Does Having “Good Credit” Really Matter?

How credit affects your basic needs

During our parents and grandparents’ generation, the experience of buying a car, a house or even clothes and food was totally different from how we (our generation) makes a purchase. Why? Because they lived on the principle of “if we do not have it, we can’t get it” and “we’re not going to get it, until we have the money for it.” And for them “having the money for it” meant “having the cash for it”. They paid cash for everything. Loans and credit cards were relatively taboo in those days and most of them were steadfast on living within their means. Fast forward to 2015 and we have credit cards falling out of our wallets. We use it for everything—from buying the new “Red bottoms” as Saks Fifth Avenue to getting a Big Mac at McDonalds. We use it even when we have the cash to purchase it.

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Now, unlike many financial gurus, I do not believe in completely getting rid of ALL credit cards (read next week’s blog). I believe that if you are responsible and have self-control, you should have ONE credit card for travel (purchasing flights, renting cars, paying for hotels). The problem is, we get tons of credit cards, use it for EVERYTHING, get in all types of debt, cannot pay the debt (or any of the other expenses we have) and take a hit (or multiple hits) to our credit report; thereby, obtaining bad credit.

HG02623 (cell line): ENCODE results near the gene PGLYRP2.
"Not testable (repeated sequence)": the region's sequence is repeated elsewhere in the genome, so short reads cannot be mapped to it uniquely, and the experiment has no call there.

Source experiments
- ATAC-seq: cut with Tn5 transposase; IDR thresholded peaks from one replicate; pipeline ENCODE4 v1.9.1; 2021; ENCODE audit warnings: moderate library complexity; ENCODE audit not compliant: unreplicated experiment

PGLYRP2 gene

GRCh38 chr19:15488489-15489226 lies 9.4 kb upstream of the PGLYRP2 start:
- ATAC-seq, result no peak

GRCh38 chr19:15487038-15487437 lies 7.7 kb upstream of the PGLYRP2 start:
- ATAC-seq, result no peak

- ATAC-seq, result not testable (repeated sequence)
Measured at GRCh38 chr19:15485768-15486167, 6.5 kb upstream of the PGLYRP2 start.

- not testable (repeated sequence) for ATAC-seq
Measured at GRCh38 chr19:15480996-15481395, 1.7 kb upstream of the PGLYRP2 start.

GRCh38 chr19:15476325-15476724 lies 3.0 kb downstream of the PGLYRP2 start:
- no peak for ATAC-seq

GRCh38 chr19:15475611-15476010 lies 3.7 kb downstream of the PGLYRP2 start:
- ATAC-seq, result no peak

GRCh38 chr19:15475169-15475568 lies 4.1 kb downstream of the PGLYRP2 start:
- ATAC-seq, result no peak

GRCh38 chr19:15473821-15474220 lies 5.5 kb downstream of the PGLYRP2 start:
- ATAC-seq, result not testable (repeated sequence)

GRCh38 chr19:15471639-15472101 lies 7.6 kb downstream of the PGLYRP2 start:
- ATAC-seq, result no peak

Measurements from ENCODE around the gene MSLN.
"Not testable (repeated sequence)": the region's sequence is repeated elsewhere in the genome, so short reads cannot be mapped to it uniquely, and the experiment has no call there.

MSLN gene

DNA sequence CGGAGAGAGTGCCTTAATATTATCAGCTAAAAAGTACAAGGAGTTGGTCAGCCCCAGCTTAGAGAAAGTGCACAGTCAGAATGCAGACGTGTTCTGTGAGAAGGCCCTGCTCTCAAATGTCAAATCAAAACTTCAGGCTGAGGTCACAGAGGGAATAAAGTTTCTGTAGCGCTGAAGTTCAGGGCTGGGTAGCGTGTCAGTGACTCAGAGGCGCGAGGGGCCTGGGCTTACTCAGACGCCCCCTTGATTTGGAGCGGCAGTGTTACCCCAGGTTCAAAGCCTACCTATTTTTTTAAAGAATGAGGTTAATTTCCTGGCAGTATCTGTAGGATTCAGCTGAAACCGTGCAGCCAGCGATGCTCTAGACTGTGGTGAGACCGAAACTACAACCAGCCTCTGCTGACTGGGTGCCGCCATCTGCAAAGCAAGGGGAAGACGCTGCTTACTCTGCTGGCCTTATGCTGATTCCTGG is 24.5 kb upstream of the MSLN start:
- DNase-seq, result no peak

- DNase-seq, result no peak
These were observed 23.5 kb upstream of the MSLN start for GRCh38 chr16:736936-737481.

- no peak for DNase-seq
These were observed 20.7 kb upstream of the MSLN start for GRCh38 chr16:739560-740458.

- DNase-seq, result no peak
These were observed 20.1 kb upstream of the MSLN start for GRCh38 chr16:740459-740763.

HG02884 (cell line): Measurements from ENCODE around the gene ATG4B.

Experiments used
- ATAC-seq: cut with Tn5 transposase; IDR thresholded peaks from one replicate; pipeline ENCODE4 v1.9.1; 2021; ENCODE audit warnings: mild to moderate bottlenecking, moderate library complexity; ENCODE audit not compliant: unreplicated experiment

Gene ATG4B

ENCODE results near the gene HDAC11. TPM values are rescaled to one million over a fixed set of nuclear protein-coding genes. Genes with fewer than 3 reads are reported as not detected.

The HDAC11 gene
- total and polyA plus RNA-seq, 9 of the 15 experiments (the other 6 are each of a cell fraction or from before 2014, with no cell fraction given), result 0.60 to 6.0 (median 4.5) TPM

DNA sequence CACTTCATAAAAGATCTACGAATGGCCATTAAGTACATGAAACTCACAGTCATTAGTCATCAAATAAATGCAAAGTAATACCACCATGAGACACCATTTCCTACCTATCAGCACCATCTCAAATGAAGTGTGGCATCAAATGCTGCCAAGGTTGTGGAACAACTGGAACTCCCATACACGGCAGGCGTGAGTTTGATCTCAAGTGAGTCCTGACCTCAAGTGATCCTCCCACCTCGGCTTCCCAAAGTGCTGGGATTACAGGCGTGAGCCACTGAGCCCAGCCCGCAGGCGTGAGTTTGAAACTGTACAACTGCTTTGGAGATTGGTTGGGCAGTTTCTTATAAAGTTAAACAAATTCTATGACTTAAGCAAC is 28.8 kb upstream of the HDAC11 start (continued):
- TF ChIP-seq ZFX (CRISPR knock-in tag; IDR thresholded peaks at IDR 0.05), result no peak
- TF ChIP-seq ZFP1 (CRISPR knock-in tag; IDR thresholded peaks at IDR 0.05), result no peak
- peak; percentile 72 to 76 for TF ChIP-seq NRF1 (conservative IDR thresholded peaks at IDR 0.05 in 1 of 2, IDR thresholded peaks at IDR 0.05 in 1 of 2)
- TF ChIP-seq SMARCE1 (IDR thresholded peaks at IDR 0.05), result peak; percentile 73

Being irresponsible with debt causes years of damage and have long lasting effects that could take years to remedy. And in 2015, having “good credit” matters because it affects our ability to have some of your basic needs met. In short, it impacts:

  • Our ability to obtain utility. Utility companies check credit. If we have bad credit, many will make us put a reserve or down-payment on our account prior to turning on the electricity, gas or water. No reserve, no utility.
  • Our ability to obtain housing. Not only do mortgage lenders check credit, but landlords check credit as well. My husband and I are landlords and credit checks are a part of our rental application. If an applicant has bad credit, how are they going to pay my rent, when they cannot even pay their water bill?
  • Our ability to obtain employment. More and more companies are jumping on the “credit check” bandwagon before hiring employees. I have personally known people get hired for a job “pending” credit check, and get a call back saying they were not going to get hired because of their credit.

So what can you do to begin getting your credit back in shape if it is “out-of-shape”?

Step 1: Pay off your debts. Thirty percent of your credit score is based off your debt. So if you spent it, pay it.

Step 2: Pay your bills on-time. In paying off your debt, make sure you are paying each on-time, every month including those bills those bills that will never go away (i.e. water bill, electricity bill). Payment History represents 35% of your credit score calculation, so pay on-time!

Step 3: Stop opening up credit cards to get the 20% discount and then closing them. It hurts your credit score. Length of credit History is worth 15% of your score.

Again, your credit really does matter. It now has a lasting effect on almost every area of our lives, especially if we are not being good managers of it.

How has credit impacted your life? Share this blog or leave a comment.

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